Her credentials include the following;

  • An MFA from The Ohio State University in sculpture and critical writing
  • A BFA from Miami University in Oxford, Ohio in painting.
  • Work as a curator for the Ross County Historic Society (Chillicothe, Ohio), the Art Museum of South Texas (Corpus Christi), the Columbia Museum of Art (South Carolina), and the Minnesota Museum of American Art.
MS106: Exhibit Fundamentals: Ideas to Installation
MS244: Traveling Exhibitions
MS303: Found in the Collection: Orphans, Old Loans and Abandoned Property

Claudia Nicholson is Executive Director of the North Star Museum of Boy Scouting and Girl Scouting in North St. Paul, MN. Claudia began her career in museums at the National Archives in Washington, DC. After earning her Masters Degree in History Museum Studies from the Cooperstown Graduate Program, she became Curator of Collections for the South Dakota State Historical Society in Pierre. While there, she worked with a Native American advisory committee to create a groundbreaking exhibit on Sioux life in South Dakota. After seven years, she moved to St. Paul to become a curator at the Minnesota Historical Society. She has 32 years experience in museums and historical organizations.

MS256: Establishing a Museum ** NEW **

Dr. Nancy Odegaard is the Conservator and Head of the Preservation Division for Arizona State Museum. She is also a Professor in the Department of Anthropology. Nancy manages and supervises staff and programs in the conservation lab, advises on museum environmental issues, and seeks to promote the preservation of collections through improved exhibition and storage conditions. Nancy holds a Ph.D. in Applied Science through the Conservation and Cultural Heritage Science Studies Department of the University of Canberra, Australia. She earned her M.A. in Museum Studies/Anthropology at the George Washington University with a Certificate in Ethnographic and Archaeological Conservation from the Smithsonian Institution. Nancy specializes in the conservation of archaeological and ethnographic objects including the examination, analysis, and study of materials and pre-industrial technologies used to fabricate artifacts. She is the author of the 2005 publication Old Poisons, New Problems about pesticides on Native museum objects.

MS255: Dangerous Materials: Chemical Poisons in Collections

Victoria Montana Ryan Victoria Montana Ryan is a former Assistant Professor for the Conservation of Paintings at Queen's University Kingston, Ontario and former adjunct faculty member at the University of Denver where she was conservator of paintings at the Rocky Mountain Conservation Center for over a decade. Victoria Montana Ryan received her Master of Art Conservation from Queen's University and a Master of Arts degree with an emphasis in Art Education/Museum Studies from the University of New Mexico. Ms. Ryan has authored papers on the care of paintings, integrated pest management, and the importance of working with appraisers; she has also appeared on the Discovery Channel to discuss care of personal treasures. A Fellow of the American Institute for Conservation, Ms. Ryan is also a member of the Western Association for Art Conservation and the Canadian Association for Conservation. She resides in Colorado Springs, CO where she operates her private conservation practice, Art Care Services, to serve the conservation needs of museums, historical societies, public and private collectors, institutions, corporations, and municipalities, focusing on the care and preservation of works of art. For more information visit her web site Art Care Services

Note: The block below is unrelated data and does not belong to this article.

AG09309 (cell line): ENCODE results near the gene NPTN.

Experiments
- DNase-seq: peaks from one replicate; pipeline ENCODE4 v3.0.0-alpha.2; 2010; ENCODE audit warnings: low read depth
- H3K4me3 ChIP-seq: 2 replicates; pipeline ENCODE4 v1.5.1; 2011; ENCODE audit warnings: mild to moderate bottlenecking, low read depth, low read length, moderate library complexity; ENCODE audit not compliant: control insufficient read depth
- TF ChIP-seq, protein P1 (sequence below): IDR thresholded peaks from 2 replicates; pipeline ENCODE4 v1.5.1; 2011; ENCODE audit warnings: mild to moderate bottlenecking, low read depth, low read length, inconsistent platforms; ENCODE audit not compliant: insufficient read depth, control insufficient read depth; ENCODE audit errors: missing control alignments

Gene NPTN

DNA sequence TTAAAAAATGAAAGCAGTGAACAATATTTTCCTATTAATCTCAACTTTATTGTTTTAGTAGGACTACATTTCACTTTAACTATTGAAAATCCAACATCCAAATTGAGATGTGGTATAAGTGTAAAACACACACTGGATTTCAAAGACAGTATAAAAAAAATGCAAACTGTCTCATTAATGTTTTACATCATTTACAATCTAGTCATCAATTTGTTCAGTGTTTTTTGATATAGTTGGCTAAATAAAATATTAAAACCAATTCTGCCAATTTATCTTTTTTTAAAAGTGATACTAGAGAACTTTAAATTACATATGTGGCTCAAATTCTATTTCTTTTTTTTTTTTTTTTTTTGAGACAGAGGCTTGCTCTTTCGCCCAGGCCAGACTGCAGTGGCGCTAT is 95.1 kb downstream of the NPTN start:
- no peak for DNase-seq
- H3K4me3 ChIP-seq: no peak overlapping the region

MS227: Care of Paintings

Peggy Schaller, founded Collections Research for Museums in 1991 to provide cataloging, collection-management training and services. She has worked with a large variety of museums and collections for more than 20 years. Peggy, who lives in Denver, Colorado, has a bachelor's degree in anthropology with minors in art history and geology from the University of Arizona in Tucson. She has a master's degree in anthropology with a minor in museum studies from the University of Colorado in Boulder and is a Certified Institutional Protection Manager II. She provides workshops and project services to museums and historical societies all across the country. The mission of Collections Research for Museums is to inspire museums to improve their professional standards, collections stewardship and service to their constituency through training in, and assistance with, documenting, preserving, protecting and managing their collections. For more information visit her web site Collections Research for Museums